Sunday, June 1, 2014

It Doesn’t Look Like Much…

on the outside. And it doesn’t look like much on the inside either. In fact, Taranto’s has raised the concept of “no frills” to new heights.
You walk through the doors and see the mismatched booths and the cement floor that has been painted multiple times and the paint has been worn by years of diners into a colorful mosaic pattern.
And amidst the nautical geegaws
proudly hangs what I take to be an electrical junction box.
So what do you do? I’ll tell you what you don’t do. You don’t drive past. You don’t turn around and walk out. For in this nondescript building you will find some of the finest fish and seafood (especially if, like us, you like it deep fat fried) and the friendliest service around. It’s the kind of place where, when a large and do-ragged man walks through the doors, a server calls out “Haven’t seen ya’ in a while.” To which he responds “Haven’t been here in a while.”
“You might not think much of the…building on the north side of John Ross road as you drive by, but I had it from a pretty good source that I should check it out. ‘Go to Toronto’s’ is what he said. I later realized he was talking about a place called ‘Taranto’s’ and that he was right, it was really great food…. Everyone wants to say their place is a legitimate dive. This one, in my opinion is a dive. It’s off the beaten path, you’d have to be looking for it, but it’s great. Not overly decorated, but there are cool things like old 45′s on the wall and a real home owned feel to the joint” (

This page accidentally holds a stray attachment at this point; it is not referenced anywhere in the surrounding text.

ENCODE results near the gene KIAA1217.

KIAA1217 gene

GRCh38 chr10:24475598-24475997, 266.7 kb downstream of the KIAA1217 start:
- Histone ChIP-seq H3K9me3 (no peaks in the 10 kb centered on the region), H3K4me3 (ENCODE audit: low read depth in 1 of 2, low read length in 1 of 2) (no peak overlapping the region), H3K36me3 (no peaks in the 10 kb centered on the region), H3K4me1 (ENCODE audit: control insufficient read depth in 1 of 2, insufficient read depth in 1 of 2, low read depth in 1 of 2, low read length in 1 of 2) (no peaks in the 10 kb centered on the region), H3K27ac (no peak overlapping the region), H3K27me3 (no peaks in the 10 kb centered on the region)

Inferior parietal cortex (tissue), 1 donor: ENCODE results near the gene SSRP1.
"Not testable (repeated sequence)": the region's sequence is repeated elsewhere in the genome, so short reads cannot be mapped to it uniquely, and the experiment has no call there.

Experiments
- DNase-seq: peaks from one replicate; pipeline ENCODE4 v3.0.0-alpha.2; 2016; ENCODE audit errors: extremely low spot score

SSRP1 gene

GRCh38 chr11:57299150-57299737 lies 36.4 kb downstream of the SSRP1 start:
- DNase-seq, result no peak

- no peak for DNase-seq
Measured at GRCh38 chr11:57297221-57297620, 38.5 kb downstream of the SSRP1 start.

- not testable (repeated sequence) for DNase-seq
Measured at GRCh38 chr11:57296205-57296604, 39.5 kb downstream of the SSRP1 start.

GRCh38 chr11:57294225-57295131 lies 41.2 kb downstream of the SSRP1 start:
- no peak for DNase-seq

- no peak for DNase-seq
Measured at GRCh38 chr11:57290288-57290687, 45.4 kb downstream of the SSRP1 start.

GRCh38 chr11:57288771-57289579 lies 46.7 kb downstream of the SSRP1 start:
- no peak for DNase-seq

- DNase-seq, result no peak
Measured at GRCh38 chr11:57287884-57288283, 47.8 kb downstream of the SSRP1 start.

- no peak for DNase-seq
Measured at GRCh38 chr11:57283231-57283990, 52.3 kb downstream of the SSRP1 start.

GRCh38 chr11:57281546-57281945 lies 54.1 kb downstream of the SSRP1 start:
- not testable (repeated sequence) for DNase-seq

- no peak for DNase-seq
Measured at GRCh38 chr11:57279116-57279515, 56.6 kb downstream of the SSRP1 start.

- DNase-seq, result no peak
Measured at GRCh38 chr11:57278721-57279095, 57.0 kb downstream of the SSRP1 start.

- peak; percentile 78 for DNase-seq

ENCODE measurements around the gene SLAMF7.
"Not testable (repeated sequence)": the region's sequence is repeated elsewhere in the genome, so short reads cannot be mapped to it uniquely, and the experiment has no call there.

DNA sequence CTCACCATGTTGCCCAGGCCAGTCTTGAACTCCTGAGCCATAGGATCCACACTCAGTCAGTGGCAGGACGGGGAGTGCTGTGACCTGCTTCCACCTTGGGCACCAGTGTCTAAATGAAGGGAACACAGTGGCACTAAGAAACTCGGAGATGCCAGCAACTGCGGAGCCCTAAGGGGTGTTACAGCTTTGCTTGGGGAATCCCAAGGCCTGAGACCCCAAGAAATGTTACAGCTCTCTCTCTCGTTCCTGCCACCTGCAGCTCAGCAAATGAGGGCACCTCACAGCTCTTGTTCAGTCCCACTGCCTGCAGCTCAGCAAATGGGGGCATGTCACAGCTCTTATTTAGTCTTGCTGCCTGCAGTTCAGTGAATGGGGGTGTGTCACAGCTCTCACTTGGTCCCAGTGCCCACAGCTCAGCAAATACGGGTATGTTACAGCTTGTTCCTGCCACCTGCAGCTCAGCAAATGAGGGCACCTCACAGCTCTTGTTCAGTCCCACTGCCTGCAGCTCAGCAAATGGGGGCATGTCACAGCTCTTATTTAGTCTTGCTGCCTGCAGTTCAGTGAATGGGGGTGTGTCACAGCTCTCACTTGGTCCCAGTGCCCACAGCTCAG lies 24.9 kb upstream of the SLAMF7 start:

Taranto’s came highly recommended as a local “mom and pop” restaurant by our Biloxi RV park owner. And to my amazement, it is listed as the Number One restaurant in Biloxi at And here are just a smattering of comments left at various websites.

“Taranto & Sons is out of the way, but worth the drive. This is one of those things that Mississippi does best: a simple, little dive of a place out in the middle of nowhere, serving great, equally simple food…. (T)his place was like finding a pot of gold at the end of a rainbow….” “…I rated the atmosphere as great, but this is a distinctly local place with its own charm that I just love. It's not luxurious so if you want fine dining, go elsewhere—you won't be happy here.” “Don't judge the book by its cover. Doesn't look like a 5 star restaurant, but based on food and service, it is. While driving back to Michigan from New Orleans, we stopped here for lunch based on Tripadvisor recommendations. Everything about Taranto's was great….” “Off the beaten path but worth finding. Not a fancy dining place for sure, but best seafood we ate during our vacation here.”